They call their handouts investments—a "terrific investment," as the mayor of Atlanta put it.

But it's not a good investment. It's a bad one.

Politicians point to that extra business activity that occurs when the football team plays at home, but the Atlanta Falcons, like most NFL teams, play just 10 home games. The stadium is used for some concerts and soccer games, but most days little or nothing happens there.

That's why economists who study stadium subsidies call them a bad deal for taxpayers.

The problem is the seen vs. the unseen, as economist Frederic Bastiat put it. All of us see the people at the games buying beer and hotdogs.

But we don't see the larger number of citizens, who had their money taken from them to spend on the stadium, not buying things.

We don't see two fewer customers in a restaurant or the home remodeling that never got done. Those humbler projects lack the political clout and don't get the media attention that politicians and the stadium-builders get.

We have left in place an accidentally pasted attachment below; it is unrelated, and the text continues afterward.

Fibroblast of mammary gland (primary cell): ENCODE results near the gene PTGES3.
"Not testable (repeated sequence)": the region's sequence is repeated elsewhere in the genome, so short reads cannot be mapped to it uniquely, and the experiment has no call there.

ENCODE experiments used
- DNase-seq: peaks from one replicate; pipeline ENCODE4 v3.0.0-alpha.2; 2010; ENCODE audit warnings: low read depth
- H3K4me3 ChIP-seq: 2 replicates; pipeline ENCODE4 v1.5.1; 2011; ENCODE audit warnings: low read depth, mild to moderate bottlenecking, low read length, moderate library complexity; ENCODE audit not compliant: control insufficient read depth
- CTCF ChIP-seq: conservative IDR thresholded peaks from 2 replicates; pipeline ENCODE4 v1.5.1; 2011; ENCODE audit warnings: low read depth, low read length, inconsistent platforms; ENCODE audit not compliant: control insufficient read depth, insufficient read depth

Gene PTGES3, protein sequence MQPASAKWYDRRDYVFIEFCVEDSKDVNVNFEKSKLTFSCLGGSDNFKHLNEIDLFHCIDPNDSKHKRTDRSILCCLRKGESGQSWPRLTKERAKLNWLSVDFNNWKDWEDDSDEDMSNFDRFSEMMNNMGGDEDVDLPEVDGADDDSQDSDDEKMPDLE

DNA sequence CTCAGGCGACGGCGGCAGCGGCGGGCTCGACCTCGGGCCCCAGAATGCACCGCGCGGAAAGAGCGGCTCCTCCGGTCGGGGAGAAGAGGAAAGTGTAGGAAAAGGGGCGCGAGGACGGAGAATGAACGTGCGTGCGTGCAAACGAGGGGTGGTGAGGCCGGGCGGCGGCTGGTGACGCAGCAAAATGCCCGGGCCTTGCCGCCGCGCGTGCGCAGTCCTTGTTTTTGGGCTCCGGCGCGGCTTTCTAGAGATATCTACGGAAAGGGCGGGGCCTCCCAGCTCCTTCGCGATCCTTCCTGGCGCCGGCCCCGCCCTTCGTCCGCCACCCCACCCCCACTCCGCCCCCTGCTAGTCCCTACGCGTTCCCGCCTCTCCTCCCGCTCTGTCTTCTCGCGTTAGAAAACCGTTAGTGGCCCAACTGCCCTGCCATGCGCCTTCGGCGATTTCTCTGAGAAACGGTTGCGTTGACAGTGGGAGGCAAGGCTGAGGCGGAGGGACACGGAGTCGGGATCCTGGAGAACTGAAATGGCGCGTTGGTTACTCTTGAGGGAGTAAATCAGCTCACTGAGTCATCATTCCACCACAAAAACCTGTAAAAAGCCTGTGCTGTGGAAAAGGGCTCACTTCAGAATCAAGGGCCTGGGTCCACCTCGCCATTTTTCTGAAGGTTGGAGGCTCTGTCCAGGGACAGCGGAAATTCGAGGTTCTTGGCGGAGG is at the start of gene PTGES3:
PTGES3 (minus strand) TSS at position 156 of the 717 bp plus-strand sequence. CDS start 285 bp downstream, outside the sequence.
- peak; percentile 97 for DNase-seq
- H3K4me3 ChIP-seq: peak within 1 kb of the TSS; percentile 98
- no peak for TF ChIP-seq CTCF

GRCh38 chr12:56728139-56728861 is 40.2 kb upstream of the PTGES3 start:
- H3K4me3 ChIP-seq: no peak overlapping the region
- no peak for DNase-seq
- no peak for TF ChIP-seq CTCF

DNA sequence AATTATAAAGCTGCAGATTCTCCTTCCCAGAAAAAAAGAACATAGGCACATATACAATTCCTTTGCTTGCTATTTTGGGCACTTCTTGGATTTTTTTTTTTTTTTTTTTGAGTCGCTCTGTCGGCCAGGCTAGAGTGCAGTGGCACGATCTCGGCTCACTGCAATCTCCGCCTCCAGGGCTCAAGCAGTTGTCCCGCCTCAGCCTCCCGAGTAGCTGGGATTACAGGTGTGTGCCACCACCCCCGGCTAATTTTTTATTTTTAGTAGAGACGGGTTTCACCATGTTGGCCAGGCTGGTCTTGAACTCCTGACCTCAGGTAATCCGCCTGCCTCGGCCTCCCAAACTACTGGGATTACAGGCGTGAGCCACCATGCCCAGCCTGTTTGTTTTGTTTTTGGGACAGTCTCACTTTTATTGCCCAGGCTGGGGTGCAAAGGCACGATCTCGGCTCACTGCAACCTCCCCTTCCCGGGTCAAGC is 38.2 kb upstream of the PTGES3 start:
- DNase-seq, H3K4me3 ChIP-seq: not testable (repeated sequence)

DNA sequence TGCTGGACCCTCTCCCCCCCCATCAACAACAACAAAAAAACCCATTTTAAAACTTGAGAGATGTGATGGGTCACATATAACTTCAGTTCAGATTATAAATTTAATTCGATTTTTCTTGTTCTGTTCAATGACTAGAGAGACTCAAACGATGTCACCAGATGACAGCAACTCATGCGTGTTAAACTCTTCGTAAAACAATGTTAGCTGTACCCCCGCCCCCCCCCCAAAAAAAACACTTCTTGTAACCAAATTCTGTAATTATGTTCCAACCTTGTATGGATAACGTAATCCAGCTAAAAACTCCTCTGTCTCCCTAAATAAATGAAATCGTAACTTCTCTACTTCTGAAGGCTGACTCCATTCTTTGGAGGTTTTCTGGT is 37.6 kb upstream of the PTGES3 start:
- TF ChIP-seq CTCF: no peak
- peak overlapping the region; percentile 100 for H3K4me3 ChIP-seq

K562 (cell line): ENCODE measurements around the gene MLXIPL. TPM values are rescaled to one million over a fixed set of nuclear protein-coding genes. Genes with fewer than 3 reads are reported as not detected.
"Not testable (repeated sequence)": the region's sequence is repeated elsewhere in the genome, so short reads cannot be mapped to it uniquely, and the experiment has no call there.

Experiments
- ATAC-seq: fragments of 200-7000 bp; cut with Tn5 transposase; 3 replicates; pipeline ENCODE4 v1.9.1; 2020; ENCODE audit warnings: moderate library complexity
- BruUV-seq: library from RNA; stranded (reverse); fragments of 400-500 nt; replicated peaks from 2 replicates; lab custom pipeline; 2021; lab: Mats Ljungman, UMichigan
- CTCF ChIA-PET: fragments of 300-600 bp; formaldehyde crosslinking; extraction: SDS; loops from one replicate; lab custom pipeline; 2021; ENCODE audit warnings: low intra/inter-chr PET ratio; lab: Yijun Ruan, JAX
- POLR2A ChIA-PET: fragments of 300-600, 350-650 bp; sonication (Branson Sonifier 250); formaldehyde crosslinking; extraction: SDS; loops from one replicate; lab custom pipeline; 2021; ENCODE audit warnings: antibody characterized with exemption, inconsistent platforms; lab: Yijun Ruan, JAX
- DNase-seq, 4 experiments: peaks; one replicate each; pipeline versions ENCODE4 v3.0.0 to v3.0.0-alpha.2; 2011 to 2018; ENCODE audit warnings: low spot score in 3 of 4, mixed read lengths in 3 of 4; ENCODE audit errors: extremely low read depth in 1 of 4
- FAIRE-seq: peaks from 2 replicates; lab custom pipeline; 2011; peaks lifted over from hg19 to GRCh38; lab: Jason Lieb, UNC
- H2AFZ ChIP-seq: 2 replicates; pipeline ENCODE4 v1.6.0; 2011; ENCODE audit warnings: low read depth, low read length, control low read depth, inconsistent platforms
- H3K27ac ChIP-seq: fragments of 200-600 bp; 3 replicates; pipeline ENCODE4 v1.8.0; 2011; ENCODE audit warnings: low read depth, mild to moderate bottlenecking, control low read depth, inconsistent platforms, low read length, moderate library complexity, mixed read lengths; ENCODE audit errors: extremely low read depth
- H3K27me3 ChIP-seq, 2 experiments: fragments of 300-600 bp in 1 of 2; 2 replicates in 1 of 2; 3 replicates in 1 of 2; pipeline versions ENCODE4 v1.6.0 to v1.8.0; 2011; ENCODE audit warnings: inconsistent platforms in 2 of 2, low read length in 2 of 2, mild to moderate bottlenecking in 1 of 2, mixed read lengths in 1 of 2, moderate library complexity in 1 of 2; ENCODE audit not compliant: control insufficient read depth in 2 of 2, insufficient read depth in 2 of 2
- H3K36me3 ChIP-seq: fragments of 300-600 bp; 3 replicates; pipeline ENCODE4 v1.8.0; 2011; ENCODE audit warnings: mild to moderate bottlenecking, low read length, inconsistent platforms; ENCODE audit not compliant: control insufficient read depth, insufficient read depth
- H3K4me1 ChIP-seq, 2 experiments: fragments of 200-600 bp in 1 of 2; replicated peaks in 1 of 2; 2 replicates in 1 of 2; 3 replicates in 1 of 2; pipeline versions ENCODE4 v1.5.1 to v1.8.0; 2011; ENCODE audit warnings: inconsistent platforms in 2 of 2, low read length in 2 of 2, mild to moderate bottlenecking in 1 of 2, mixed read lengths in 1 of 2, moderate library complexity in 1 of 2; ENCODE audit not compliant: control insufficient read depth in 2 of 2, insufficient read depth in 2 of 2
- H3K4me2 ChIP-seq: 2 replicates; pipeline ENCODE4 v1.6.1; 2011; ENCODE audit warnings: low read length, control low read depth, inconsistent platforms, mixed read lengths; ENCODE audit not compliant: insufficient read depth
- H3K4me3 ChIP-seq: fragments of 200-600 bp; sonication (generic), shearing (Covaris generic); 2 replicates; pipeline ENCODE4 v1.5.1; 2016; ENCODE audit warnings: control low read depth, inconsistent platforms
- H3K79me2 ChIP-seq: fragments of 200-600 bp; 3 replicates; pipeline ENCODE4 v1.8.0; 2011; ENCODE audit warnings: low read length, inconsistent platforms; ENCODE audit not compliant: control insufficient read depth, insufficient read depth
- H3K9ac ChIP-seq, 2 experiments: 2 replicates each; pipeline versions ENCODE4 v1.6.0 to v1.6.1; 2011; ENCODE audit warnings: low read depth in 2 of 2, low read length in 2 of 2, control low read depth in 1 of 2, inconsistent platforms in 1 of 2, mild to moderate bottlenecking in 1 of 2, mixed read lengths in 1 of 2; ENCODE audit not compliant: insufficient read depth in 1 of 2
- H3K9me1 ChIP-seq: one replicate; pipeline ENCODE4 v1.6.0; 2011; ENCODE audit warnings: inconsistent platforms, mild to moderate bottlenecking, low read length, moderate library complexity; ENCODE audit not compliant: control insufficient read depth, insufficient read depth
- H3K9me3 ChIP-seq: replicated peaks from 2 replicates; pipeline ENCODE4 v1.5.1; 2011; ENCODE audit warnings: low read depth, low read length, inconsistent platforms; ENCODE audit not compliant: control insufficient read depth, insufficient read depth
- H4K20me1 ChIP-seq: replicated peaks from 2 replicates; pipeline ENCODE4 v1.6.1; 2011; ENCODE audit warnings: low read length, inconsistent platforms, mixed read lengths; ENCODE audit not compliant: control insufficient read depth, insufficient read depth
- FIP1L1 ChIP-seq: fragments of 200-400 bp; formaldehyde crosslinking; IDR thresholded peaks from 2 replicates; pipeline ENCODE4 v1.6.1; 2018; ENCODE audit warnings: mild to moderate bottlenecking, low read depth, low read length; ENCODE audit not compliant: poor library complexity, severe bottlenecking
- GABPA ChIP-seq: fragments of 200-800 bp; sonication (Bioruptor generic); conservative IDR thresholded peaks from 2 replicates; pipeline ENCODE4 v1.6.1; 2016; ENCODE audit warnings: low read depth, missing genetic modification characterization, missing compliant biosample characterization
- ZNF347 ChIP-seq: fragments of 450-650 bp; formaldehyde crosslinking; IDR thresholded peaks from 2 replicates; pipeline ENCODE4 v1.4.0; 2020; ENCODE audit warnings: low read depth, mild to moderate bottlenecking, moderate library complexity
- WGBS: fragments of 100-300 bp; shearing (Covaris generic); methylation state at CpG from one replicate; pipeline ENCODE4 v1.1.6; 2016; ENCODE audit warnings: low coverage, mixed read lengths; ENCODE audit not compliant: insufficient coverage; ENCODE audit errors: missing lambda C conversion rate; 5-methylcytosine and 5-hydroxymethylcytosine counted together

So this Sunday, when Atlanta politicians brag about their beautiful stadium, and clueless media claim that it created lots of jobs, let's also remember the jobs the subsidies destroyed—and the tax money that was given to rich people.

The problem isn't just Atlanta, and it isn't just sports.

Most every time government presumes to tell us where and how our money should be spent rather than leaving it up to free individuals, it creates a loss.

Politicians announce whatever project they fund with great fanfare, implying you should be thankful to them—as if football, or the arts, or whatever is unveiled in the latest ribbon-cutting ceremony, couldn't exist without politicians moving money from your pocket to the pockets of their cronies.

But really, government shrinks your ability to make choices every time it steers money away from what you might choose to spend it on.

Football is popular enough to thrive without politicians subsidizing it.

COPYRIGHT 2019 BY JFS PRODUCTIONS INC.
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  4. Not just sports. Looks like the big Foxconn plant in Wisconsin is not happening.